WILTW: Grim Fairy Tales Can Come True

(Warning: mutilation/murder of children)

Oh, Granny, your teeth are tremendous in size!
“Oh, Granny, your teeth are tremendous in size!’/’They’re to eat you!’ — and he ate her!”

Growing up, my mother would tell me a gruesome story. When she was a teenager, it was discovered that the son of one of the neighbors killed children. He put the bodies in the woods but he kept their private parts in jars hidden in the basement.

On one hand, because my mom was telling this story, it had a little bit of weight to it. I don’t remember how old I was when she first told me, but I processed it like a fairy tale. And don’t forget – fairy tales themselves are gruesome, full evil step mothers and witches who eat children.

What was true in my elementary school mind was that the school janitor was a witch who lived in the woods. All of my classmates knew someone who knew someone who had found her house deep in the woods and been chased away.

Plus, I saw this woman with my own eyes and knew that she had long stringy hair like the witch in the Bugs Bunny cartoons. Did I ever hear her cackle? No. Did she ever try to snatch me up in the hallway? No. But I stayed arms length away from her anyway.

The witch story had to be true because everybody knew.

My mother is the only one who remembered the killer across the street. My grandparents didn’t know anything about it. My friends hadn’t heard the story from their parents. If you are quiet and pretend to be concentrating on something else, you can overhear a lot of “grown folks business.” I never heard other adults mention it at all.

Also, the story was lean on specifics – neither the killer nor the victims had names. So, I thought my mother was mistaken.

Over the years, when I saw a horror or sci-fi movie that had ominous jars with flesh/limbs in the background of a scene, I remembered the story. When the Internet came along, I tried looking up the case but with few facts I always came up empty.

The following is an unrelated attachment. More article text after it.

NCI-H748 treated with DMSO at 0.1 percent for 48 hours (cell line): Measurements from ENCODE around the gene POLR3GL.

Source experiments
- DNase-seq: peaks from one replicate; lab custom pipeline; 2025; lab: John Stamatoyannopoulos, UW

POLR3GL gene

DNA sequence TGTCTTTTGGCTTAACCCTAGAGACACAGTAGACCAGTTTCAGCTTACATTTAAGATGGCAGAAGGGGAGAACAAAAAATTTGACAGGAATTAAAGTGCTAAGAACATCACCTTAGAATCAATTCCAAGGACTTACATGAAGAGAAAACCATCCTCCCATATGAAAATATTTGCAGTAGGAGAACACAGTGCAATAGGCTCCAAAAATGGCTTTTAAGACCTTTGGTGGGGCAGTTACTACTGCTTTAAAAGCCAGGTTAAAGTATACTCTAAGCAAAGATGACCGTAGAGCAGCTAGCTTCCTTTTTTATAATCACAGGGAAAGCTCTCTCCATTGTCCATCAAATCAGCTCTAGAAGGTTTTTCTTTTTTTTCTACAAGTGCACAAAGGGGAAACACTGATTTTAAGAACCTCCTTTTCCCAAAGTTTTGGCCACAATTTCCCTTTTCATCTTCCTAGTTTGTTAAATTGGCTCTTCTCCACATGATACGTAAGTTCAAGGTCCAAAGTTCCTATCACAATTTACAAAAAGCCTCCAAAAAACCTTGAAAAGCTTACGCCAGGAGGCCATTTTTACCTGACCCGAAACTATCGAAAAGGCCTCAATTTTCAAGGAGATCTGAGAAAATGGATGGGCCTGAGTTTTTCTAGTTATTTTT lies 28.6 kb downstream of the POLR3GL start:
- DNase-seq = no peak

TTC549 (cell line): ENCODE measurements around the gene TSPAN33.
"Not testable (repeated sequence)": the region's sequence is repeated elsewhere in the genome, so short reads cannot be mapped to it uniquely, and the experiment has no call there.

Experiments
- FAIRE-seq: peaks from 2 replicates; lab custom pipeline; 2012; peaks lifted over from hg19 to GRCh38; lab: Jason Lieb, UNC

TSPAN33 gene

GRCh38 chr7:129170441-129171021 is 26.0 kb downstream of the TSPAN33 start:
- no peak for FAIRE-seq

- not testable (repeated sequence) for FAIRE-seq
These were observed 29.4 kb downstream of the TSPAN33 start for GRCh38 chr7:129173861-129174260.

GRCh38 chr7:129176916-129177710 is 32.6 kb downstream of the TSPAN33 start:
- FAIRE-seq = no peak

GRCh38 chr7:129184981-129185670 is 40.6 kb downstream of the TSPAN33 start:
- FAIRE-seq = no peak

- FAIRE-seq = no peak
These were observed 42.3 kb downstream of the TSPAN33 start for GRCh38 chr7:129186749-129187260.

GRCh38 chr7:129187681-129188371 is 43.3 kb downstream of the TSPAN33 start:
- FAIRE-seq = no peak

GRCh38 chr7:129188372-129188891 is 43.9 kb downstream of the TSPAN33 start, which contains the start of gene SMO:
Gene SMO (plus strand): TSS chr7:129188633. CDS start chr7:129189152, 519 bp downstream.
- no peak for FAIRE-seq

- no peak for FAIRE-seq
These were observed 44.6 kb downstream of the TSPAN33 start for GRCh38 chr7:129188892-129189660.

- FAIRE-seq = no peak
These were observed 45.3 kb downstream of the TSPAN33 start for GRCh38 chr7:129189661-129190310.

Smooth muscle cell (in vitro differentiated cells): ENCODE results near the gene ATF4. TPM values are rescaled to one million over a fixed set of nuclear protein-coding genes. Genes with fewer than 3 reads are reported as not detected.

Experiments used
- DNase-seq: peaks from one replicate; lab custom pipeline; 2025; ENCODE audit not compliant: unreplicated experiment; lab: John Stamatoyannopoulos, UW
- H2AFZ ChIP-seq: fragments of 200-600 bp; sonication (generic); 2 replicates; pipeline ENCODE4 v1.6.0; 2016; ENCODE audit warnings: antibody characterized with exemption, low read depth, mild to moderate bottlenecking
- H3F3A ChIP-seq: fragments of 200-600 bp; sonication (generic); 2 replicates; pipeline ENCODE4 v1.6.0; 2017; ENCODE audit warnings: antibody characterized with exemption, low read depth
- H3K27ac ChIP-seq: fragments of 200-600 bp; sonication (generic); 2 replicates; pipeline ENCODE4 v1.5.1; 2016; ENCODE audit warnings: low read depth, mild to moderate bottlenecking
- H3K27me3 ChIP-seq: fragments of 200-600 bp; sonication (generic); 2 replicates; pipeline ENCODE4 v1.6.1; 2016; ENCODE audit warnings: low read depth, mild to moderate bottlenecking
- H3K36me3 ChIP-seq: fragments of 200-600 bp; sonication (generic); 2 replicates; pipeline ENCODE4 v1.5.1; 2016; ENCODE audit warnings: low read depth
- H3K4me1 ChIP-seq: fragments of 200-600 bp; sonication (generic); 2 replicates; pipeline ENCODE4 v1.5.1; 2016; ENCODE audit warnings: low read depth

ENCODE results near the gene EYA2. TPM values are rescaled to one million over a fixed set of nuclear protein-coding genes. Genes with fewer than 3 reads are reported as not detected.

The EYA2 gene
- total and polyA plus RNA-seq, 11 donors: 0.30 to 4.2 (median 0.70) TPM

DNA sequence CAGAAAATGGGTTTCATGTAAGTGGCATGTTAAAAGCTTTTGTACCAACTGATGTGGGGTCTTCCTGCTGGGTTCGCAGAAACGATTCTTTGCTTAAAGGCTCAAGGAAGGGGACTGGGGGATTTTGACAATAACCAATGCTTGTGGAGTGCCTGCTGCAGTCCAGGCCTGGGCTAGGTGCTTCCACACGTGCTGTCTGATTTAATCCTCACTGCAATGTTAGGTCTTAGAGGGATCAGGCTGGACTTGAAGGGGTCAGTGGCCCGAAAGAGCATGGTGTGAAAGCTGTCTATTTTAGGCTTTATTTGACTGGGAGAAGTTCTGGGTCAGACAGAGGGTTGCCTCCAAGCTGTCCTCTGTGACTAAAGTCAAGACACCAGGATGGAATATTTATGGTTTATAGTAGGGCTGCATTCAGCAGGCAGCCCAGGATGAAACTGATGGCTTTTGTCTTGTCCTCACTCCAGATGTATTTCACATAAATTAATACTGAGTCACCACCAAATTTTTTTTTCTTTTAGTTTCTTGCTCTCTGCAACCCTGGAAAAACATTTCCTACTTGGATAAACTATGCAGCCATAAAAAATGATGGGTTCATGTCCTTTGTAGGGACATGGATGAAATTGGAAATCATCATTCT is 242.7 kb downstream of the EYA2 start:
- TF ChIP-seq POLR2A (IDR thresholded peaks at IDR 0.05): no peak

Everything changed with the Serial podcast. I listened to the first season interested in the mystery like everyone else. I could envision the Baltimore City and Baltimore County locations. In one episode, a guest mentioned a website that listed all of the bodies found in Leakin Park over the years.

It was easy to find. Near the beginning where the names and ages of children. The page also mentioned the name of the murderer. I don’t think I’ve ever felt so scared. Could this be the story fragmented in my mom’s memory?

With the additional info, I found an article from the Washington African American about the capture of the killer – an 18-year-old unemployed janitor. The front page story delved into the gruesome details of case. It included his address. This was the killer across the street.

Going further, I looked him up on the Maryland Judiciary Case Search website to figure out the outcome of the trial. He was found criminally insane and locked away in a state mental facility. Every once in a while he tries to get released…

I’ve known about this for a while and tried to write about it a couple of times, but I just couldn’t. I don’t want to forget or try to bury it away, but it feels “wrong” to just throw out the names of children I don’t know. Could they have siblings—parents even—that are still alive? Whatever terror I felt about learning the truth behind the urban legend is nothing compared to the hell and horror they experienced firsthand.

Also, since this killer is alive, I don’t want him or anyone connected with him to see his name mentioned anywhere in the universe. But you can the read the article here.

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Posted on May 27, 2017, in Brain Burp, What I Learned This Week and tagged , , . Bookmark the permalink. Leave a comment.

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